Nepal and Me
My first visit to Nepal was eleven years ago. I’d scheduled a trip to India with two good friends for February 2001. My son Todd -- who had spent time trekking in Nepal -- suggested tacking on a visit to Nepal. So, my friends and I agreed to add four days in Nepal to the India trip. That's all it took; I fell in love with Nepal and its people.
We only had time for quick visits to Kathmandu and Pokhara. I especially loved Pokhara. It reminded me of Ithaca, NY – where I grew up. And I found it exceptionally scenic. While Ithaca and Pokhara are both situated on lakes, Ithaca is surrounded by green hills, and Pokhara by majestic, snow-capped mountains. Check out an earlier blog posting.
We spent much of our time in Pokhara at Mike's Restaurant, with its dining terrace right on the lake. Ramesh waited tables at the restaurant and we began exchanging emails when I returned to Washington. In the fall of 2001, I returned to Nepal and climbed into the mountains to Ramesh's village. That did it. I was hooked.
Over the next decade, I made a dozen trips to Nepal, Usually, I’d also visit a neighboring country -- Thailand, India, Sri Lanka, Laos, Sikkim (part of India), Tibet and, my favorite, Bhutan. These trips -- and my growing involvement with Nepal and its people -- made my 70s probably the most enjoyable time of my life.
On all of these trips, I’d spend time in Kathmandu. Practically every day there, I’d head to the bookstore in the heart of Thamel, KTM’s tourist section, to get my NY Herald Tribune. That’s how I came to know the family that owned the bookstore. One of the sons, Nimesh, obtained a student visa to attend Truman University in Missouri. He joined the annual migration of Nepali students from all over the U.S. to summer jobs in Ocean City, MD. He’d often stayed at my house, and we became good friends. When he began graduate school at nearby American University, Nimesh moved into my house. He finished his MBA at AU last summer and is now working at the World Bank in DC.
Ramesh and My "Adopted Family"
Early in my "Nepal Decade," Ramesh -- not Nimesh -- had a traditional arranged marriage with Laxmi, daughter of a family whose home was just up the road from Mike's Restaurant. I helped Laxmi and Rahel build their house in Pokhara, and it became my "home away from home." I'd stay there during my many visits to Nepal. Their son Rahel, now eight, is the love of my life.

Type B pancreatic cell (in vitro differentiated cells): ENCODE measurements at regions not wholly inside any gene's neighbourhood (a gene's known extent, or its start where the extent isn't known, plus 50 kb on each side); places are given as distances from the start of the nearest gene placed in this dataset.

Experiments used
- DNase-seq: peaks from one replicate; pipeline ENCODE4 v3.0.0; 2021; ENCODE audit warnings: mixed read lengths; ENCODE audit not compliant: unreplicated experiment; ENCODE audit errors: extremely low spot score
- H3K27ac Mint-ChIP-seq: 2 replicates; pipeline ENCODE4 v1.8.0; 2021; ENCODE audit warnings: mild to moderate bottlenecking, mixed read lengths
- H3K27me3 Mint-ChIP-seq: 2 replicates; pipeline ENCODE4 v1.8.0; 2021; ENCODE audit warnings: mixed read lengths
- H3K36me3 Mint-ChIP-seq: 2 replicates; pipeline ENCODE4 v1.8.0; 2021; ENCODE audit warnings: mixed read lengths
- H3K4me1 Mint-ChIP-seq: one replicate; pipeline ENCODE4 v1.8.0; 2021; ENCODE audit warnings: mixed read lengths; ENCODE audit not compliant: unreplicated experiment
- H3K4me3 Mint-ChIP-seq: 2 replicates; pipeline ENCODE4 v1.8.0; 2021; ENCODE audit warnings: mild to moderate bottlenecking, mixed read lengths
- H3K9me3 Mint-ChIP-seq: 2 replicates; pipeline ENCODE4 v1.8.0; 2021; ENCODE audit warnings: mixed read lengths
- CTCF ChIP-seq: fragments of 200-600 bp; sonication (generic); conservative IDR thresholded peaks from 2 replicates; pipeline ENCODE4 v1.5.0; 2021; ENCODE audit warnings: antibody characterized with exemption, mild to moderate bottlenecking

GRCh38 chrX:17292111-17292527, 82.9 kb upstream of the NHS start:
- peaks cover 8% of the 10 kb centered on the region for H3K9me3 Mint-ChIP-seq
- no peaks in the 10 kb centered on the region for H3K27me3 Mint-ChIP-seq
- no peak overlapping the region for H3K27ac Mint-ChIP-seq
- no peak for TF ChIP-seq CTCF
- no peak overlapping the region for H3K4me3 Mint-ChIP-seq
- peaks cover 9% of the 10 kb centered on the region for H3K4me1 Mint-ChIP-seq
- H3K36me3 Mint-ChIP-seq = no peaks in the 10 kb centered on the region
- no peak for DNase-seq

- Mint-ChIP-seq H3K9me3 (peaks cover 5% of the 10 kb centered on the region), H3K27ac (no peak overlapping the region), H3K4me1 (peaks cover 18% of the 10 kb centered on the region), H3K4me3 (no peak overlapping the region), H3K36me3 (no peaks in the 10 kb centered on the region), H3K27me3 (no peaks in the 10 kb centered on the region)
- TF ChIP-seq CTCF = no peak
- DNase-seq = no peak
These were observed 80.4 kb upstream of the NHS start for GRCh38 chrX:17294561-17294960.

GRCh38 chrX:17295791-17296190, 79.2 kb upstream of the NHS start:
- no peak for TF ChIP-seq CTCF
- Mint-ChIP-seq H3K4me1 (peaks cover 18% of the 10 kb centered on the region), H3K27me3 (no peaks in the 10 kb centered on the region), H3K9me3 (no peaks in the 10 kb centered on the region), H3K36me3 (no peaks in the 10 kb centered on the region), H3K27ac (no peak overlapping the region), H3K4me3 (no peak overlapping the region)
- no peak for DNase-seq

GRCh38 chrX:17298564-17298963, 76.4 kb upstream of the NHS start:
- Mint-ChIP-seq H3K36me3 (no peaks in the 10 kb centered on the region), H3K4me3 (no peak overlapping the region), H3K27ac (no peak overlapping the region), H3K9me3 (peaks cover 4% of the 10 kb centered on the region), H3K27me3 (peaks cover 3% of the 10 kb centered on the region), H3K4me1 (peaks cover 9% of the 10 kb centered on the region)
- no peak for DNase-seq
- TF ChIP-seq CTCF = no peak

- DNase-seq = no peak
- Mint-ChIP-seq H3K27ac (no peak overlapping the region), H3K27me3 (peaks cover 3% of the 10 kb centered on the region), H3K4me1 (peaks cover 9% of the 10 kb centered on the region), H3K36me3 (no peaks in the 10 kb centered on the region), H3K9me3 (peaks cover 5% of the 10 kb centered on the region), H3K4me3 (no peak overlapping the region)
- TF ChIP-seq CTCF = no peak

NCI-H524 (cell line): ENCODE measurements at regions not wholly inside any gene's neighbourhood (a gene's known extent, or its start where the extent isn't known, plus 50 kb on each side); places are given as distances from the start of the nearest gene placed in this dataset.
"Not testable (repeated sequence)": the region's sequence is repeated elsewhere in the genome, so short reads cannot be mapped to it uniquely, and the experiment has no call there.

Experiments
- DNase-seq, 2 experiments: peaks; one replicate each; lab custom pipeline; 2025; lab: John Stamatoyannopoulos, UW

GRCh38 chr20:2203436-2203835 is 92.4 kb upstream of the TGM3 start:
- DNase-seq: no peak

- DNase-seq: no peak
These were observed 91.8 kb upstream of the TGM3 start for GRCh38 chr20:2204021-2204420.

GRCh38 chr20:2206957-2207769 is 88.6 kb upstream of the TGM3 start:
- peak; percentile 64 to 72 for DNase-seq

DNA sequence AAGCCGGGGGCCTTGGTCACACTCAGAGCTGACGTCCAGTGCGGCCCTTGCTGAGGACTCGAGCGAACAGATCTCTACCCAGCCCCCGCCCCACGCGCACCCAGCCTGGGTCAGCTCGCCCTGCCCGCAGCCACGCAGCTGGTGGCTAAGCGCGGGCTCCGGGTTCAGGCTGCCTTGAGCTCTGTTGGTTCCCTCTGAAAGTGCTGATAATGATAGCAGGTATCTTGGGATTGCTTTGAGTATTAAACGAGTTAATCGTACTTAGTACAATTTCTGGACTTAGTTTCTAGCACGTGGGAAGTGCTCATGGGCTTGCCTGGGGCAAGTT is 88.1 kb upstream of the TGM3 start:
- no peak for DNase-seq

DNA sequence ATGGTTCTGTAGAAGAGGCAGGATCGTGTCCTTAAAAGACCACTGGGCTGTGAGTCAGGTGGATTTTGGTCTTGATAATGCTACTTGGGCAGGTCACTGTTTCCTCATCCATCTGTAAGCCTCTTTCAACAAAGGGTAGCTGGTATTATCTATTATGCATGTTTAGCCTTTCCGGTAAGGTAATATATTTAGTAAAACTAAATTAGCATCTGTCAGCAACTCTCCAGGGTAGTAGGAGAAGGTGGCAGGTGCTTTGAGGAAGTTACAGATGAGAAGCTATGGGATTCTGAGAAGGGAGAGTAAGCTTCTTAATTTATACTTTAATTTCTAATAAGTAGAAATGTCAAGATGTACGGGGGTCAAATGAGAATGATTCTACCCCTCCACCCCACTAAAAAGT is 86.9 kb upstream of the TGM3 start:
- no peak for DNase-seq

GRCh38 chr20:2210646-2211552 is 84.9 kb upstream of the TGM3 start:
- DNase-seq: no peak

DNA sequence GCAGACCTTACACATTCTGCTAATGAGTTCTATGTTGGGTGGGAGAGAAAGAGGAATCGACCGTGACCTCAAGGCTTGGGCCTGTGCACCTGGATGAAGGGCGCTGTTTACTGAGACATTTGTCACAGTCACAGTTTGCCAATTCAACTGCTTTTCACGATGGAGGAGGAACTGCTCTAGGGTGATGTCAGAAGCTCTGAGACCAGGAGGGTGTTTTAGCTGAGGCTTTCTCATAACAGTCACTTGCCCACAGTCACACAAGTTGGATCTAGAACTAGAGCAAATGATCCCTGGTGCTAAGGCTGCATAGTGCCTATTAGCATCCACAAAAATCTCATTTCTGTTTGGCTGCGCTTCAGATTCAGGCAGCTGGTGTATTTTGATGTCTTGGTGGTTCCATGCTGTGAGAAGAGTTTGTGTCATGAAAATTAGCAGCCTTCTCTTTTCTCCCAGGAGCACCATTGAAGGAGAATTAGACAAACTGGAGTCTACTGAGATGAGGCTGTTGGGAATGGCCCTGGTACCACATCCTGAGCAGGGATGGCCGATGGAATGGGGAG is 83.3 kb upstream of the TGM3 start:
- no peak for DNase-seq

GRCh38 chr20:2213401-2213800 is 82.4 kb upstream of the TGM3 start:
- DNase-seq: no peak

One of the sad things about Nepal is the lack of job opportunities. As a result, there is a great exodus of young people to jobs in other countries. Many of the less affluent beg and borrow the money to pay a job broker for a job in one of the Arab countries where they are often treated like slaves. Others who can obtain visitor or student visas to the U.S. or other Western countries often end up staying and working without valid papers.
Several years ago, Ramesh secured a U.S. visitor visa, knowing he'd be unable to return to Nepal to see his wife and son. So we waited out the lengthy green card process, which finally got him here legally in January 2009. Finally, in a few weeks, Laxmi and Rahel, his wife and son, will join Ramesh in Washington.
Here's the "adopted family:"
The Nimesh/Bhawana Wedding
Let's get back to the main event!
Arranged marriages seem bizarre to many Westerners. But they are the accepted, honored tradition in much of South Asia, the Middle East and large parts of Africa and East Asia. I've seen several arranged marriages up close, and the ones I know seem to work just fine.
The impending marriage of Nimesh and Bhawana has given me the opportunity to see the process at work. It's been fascinating! There are many variations on the arranged marriage tradition. Nimesh's was an example of the looser, more flexible practice followed by many modern-day urban parents.
Last year, Nimesh's parents celebrated the arranged marriage of Nimesh's older brother Ritesh, a match of a husband and wife who both have finished medical school and are pursuing certification as doctors. Both are now working as medical interns in China. It looks like a good, happy match from what I've seen of them on Skype.
The parents made it clear that it was now Nimesh's turn, and that THIS was the year. After exploring several options, Nimesh's parents decided Bhawana was the leading candidate. The parents checked with an astrologer who confirmed that it looked like a good match. Then they met with Bhawana's parents and with Bhawana, who had been encouraged to come home for a visit from the university in India where she had just completed her MBA/Finance.
Both sets of parents agreed that it looked like a perfect match. But each set of parents told their offspring that they had a say in the process. Nimesh and Bhawana were urged by their parents to take a lot of time getting to know as much about each other as possible. At the end of that time, the marriage could be called off if either of them felt uncomfortable with the match.
Thanks to the internet phone and Skype, Nimesh and Bhawana have spent hours of quality, fun time getting to know each other very well. Almost from the start, each sensed that this was it. They've covered issues that the average couple in a western "love marriage" wouldn't get around to for years, if ever.
I've talked with Bhawana on Skype, and I'm convinced we'll get along just fine. I'm really looking forward to having her as part of our household.
Nimesh left for KTM last Friday night. Here's a photo of Nimesh and Bahwana meeting for the first time at the Kathmandu Airport: